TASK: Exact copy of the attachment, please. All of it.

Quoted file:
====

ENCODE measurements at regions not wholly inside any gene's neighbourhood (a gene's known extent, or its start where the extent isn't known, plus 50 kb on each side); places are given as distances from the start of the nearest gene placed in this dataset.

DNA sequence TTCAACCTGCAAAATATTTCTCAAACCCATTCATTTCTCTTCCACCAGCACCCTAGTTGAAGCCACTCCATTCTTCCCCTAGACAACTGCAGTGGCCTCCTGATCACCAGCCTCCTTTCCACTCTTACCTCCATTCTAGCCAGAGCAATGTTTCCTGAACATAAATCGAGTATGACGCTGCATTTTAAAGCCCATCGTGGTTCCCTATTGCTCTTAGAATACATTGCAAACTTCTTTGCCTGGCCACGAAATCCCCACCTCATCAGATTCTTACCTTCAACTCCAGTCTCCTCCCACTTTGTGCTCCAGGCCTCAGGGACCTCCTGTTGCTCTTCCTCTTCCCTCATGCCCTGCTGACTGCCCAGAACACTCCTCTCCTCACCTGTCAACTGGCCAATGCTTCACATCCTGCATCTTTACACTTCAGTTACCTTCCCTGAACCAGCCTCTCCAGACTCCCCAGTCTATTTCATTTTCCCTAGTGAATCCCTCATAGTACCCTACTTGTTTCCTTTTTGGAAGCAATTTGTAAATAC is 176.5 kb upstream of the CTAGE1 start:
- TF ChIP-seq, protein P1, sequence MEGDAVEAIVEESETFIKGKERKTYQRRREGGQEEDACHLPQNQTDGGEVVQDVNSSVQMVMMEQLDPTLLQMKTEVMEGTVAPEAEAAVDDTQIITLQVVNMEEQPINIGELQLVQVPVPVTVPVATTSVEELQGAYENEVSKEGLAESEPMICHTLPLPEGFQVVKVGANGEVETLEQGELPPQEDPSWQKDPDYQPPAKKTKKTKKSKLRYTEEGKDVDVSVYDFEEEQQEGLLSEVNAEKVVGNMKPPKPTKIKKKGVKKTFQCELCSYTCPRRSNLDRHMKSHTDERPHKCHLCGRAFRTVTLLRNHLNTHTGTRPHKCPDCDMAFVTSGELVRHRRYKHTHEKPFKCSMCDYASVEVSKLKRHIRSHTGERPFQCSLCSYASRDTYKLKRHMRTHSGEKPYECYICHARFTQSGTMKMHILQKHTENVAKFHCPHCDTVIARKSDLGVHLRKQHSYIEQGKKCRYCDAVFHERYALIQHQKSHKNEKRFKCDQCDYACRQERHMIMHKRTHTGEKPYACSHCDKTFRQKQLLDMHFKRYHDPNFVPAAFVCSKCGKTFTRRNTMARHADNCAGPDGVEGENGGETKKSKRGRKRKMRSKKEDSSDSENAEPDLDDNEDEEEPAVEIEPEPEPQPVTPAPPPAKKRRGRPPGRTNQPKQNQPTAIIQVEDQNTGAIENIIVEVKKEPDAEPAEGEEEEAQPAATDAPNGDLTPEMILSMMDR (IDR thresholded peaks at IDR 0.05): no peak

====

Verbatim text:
ENCODE measurements at regions not wholly inside any gene's neighbourhood (a gene's known extent, or its start where the extent isn't known, plus 50 kb on each side); places are given as distances from the start of the nearest gene placed in this dataset.

DNA sequence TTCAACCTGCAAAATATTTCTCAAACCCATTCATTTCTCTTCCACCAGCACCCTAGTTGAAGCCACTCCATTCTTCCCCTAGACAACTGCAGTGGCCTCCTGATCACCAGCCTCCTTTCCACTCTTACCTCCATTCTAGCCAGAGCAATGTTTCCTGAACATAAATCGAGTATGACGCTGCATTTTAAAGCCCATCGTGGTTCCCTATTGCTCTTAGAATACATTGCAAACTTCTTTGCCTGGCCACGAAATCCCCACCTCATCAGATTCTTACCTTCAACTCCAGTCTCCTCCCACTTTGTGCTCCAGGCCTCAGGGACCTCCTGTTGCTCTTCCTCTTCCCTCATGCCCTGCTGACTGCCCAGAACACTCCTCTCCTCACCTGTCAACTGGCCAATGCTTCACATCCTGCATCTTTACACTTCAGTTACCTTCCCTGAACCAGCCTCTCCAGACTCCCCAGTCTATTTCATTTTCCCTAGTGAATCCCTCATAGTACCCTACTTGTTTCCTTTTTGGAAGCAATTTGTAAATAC is 176.5 kb upstream of the CTAGE1 start:
- TF ChIP-seq, protein P1, sequence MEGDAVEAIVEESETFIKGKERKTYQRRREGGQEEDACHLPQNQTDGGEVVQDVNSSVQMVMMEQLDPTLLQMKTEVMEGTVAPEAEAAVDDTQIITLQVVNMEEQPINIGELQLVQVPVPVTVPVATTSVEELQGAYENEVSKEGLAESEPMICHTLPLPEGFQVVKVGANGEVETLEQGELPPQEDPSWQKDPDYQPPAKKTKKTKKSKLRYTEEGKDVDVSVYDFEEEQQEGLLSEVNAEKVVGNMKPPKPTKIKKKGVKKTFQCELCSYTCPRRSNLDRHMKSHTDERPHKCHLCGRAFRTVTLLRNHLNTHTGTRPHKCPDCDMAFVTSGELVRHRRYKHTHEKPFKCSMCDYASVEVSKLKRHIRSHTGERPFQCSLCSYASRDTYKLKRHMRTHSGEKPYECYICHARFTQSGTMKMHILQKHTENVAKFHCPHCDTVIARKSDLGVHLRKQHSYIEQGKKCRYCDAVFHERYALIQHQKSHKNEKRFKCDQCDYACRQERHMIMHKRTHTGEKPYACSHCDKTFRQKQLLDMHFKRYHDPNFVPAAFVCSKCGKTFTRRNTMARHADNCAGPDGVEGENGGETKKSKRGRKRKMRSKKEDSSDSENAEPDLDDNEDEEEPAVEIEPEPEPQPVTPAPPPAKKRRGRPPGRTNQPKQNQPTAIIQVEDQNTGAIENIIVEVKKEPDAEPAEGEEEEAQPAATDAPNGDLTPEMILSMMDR (IDR thresholded peaks at IDR 0.05): no peak